Making Arrowheads: The Art of Flint Knapping

Flint knapping is the age-old art of making arrowheads and other edged stone tools. Hunter-gatherers relied upon this key wilderness survival skill to create important tools and hunting implements. Many people continue to practice the skill today, including traditional bowyers, experimental archaeologists, and primitive skills enthusiasts.

At its most basic level, flint knapping consists of: breaking open a piece of parent material (called a core); striking flakes off of that core; and then shaping those flakes into the intended tool.

In general, the process of making arrowheads includes the following primary concepts:

  1. Safety and Ethics
  2. Choosing the Proper Materials
  3. Percussion Flaking
  4. Pressure Flaking
  5. Notching

Safety and ethics of making arrowheads

Because flint knapping includes breaking apart rocks with force, where sharp flakes can fly off in any direction, it is very important to wear safety glasses. Gloves, shoes, and sturdy pants are also highly recommended. It is also important to flint-knap in a place where you can easily catch the sharp flakes that will fall to the ground (so that they are not accidentally stepped-on). You can put down a tarp or sweep up afterwards. Also, use a well-ventilated area, so not to breathe the dust created by breaking rocks.

When it comes to the ethics of flint knapping, the primary concern is to be mindful of the archaeological record. To an archaeologist, piles of flaked stone (debitage) can indicate the presence of an ancient village or camp. To prevent your work from being confused as archaeological evidence, always add a penny or two to your pile of debitage and be sure to sign and date your completed work with a diamond-tipped pen.

Choosing the proper materials

The best stones for making arrowheads include flint, chert, obsidian, jasper, quartzite and other stones that are somewhat brittle and have a fine-grained, uniform texture that is free of cracks, fissures, and fractures. Glass and porcelain can also be used. You can also tap the stone and listen to the pitch. Stones that produce a higher pitch when tapped are generally better for knapping.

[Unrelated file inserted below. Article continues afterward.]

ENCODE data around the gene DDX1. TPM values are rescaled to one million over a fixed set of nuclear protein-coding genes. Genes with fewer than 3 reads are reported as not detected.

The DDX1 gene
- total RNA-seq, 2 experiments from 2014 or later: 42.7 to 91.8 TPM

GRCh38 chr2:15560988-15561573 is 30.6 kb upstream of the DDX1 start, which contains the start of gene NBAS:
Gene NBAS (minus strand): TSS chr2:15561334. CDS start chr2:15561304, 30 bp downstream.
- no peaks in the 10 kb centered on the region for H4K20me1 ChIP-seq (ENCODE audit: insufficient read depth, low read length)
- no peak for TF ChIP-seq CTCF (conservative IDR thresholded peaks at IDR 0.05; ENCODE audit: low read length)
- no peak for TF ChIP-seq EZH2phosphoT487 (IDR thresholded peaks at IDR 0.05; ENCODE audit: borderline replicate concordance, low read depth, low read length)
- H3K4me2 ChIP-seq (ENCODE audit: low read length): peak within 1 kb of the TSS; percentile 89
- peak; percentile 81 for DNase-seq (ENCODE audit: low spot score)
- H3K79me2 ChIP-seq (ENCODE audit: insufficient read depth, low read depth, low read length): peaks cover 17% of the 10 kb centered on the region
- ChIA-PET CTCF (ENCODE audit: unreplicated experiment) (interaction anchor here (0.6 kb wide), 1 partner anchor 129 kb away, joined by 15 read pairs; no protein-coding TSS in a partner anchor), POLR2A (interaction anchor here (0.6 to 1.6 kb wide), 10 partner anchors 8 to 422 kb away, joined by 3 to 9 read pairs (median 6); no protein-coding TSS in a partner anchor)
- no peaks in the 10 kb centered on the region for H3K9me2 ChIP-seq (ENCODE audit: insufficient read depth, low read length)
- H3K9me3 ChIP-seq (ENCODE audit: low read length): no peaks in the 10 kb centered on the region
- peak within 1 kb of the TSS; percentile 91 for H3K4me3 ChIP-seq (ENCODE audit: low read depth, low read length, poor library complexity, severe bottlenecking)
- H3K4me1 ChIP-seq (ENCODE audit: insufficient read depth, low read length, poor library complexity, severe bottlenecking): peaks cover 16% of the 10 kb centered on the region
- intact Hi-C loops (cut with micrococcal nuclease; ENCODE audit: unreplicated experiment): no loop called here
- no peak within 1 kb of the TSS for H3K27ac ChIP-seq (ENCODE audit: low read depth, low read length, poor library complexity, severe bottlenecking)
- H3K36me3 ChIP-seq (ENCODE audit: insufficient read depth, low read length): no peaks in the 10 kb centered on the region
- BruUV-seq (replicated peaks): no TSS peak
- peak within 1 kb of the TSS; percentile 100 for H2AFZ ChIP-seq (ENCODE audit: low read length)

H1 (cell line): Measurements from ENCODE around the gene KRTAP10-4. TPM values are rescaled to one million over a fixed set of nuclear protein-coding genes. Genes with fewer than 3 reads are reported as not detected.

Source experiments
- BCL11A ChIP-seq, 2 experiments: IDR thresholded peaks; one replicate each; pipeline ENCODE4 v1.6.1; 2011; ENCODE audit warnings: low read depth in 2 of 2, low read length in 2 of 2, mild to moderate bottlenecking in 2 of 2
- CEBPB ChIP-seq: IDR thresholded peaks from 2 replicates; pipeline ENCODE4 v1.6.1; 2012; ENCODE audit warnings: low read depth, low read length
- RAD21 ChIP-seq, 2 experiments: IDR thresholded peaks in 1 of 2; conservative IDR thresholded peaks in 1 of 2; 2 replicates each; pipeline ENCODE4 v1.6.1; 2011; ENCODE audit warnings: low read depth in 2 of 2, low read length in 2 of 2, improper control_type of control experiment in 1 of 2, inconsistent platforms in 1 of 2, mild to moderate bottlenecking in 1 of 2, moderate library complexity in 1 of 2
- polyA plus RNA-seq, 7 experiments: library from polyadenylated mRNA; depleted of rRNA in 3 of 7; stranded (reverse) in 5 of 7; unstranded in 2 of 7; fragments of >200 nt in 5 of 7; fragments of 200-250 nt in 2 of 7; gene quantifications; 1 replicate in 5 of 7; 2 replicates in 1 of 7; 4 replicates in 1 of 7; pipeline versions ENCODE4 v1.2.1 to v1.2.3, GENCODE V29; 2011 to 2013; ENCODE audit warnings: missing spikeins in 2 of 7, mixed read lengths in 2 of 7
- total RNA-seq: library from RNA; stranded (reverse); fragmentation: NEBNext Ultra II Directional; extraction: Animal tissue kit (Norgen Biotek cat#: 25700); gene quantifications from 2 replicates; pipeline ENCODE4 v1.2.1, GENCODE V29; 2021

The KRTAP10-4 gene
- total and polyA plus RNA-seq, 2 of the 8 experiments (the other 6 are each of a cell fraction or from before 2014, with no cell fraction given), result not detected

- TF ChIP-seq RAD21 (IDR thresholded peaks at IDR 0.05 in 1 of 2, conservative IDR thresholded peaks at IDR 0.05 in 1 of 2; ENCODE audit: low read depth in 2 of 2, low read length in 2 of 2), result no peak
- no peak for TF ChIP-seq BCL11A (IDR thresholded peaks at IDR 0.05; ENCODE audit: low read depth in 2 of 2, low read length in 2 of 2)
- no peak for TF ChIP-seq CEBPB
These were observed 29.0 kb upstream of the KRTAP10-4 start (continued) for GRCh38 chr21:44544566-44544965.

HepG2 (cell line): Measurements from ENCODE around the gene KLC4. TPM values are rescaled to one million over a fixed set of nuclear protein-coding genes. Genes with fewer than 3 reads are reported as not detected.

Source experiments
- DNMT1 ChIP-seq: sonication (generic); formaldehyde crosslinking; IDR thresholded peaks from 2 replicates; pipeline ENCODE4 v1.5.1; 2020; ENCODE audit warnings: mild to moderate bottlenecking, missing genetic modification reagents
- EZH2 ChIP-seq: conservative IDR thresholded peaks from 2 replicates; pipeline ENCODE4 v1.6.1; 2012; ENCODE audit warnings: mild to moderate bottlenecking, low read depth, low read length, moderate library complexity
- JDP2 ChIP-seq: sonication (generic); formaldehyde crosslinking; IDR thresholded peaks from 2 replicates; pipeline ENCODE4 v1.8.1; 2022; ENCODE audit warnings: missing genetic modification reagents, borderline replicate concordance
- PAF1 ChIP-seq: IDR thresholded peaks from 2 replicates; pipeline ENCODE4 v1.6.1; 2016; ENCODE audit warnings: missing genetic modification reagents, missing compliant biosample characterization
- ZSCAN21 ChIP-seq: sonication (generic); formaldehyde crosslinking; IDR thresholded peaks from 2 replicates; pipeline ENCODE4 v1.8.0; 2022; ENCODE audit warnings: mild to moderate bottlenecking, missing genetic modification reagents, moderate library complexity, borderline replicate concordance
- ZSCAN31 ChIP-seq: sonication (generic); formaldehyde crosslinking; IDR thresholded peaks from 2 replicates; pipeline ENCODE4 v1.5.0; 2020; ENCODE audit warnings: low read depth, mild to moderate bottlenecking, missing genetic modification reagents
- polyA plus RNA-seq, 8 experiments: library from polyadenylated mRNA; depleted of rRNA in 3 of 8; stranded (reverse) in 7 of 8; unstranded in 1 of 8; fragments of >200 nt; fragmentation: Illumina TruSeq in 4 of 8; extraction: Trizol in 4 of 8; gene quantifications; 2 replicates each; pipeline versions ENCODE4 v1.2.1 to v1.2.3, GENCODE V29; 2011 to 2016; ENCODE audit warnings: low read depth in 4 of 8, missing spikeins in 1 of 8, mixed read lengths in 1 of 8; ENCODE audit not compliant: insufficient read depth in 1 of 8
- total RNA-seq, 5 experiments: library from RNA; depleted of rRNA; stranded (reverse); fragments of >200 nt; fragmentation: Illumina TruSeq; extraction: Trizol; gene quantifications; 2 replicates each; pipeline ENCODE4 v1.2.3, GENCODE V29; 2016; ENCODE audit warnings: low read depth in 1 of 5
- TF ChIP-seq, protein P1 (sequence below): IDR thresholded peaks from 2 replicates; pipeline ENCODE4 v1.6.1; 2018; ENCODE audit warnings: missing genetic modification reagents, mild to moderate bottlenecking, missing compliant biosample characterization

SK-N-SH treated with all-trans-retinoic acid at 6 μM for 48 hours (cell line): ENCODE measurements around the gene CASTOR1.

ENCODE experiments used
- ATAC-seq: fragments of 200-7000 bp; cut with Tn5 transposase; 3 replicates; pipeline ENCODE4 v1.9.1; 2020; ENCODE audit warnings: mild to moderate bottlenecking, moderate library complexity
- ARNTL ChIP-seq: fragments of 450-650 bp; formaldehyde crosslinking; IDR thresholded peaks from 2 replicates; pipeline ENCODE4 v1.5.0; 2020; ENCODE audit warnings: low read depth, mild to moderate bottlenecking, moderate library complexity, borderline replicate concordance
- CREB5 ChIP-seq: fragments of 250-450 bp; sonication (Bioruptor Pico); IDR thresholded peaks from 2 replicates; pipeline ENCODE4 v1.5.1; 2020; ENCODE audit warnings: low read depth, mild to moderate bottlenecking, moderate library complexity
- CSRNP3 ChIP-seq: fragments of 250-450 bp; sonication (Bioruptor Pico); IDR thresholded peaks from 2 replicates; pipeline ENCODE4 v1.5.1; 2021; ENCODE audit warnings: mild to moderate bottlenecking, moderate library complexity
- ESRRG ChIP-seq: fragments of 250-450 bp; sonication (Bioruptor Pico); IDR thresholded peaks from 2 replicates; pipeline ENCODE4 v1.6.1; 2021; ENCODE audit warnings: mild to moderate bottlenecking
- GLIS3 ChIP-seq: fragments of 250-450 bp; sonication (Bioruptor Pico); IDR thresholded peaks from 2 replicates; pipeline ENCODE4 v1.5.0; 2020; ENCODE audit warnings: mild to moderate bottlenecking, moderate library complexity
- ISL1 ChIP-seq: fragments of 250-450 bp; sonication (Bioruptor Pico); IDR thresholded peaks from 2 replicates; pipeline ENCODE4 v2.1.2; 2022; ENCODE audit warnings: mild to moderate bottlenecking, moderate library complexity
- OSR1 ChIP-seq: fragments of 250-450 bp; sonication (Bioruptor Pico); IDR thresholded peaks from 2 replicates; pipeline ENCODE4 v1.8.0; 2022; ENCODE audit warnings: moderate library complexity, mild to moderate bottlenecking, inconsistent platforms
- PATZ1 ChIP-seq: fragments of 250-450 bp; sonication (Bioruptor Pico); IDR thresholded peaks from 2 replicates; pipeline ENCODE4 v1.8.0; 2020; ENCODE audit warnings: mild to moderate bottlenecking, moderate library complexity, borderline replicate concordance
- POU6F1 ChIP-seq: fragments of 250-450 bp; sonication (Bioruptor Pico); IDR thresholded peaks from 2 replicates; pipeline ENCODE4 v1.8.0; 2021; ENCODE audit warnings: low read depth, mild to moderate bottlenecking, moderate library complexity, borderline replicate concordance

To break apart and shape your material you will be using some simple tools for percussion and pressure flaking. These tools can be made out of antler, soft metal, soft stone, bone, or very hard wood. The best pressure flaking tools are made with an antler or copper tip.

Percussion flaking

Percussion flaking is the act of striking your material to break it apart in a controlled manner. In a uniform material, the force from a strike moves out from the point of impact in a cone shape that is roughly 100 degrees wide. This is called a Hertzian Cone (see figure 1). Understanding this concept of how forces move through stone allows you to angle your stone to break it apart in an intentional way.

If your parent material (also called a core) has rounded edges, the first step is to break it apart so that you have good edges to work with. This can be done by using a large hammering tool. The goal is to create platform edges that are less than 90 degrees (see figure 2).

The next step is to strike flakes off of your core using smaller striking tools. It is these flakes that you will be further shaping into implements such as arrowheads (see figure 3).

Pressure flaking

Pressure flaking is the act of using a pressure flaking tool (such as an antler) to load significant pressure against an edge and then popping off a long thinning flake. Pressure flaking allows a flake to be carefully shaped down into the finished tool.

To pressure flake, an edge often needs to be strengthened by abrading it to remove thin weak pieces. A platform is then picked out, which is a point on the edge that sits below the centerline of your flake. The pressure flaking tool is then pushed onto the platform with significant force and a small thin flake is popped off of the piece (see figure 4).


Notching is the final step in making arrowheads. The notches are made using a combination of pressure flaking and abrading to carve out the gaps that allow the arrowhead to be bound to an arrow shaft (see figure 5).

You now have a completed arrowhead. You can haft it onto an arrow shaft and begin working on another. Happy knapping!

source : Jason Knight

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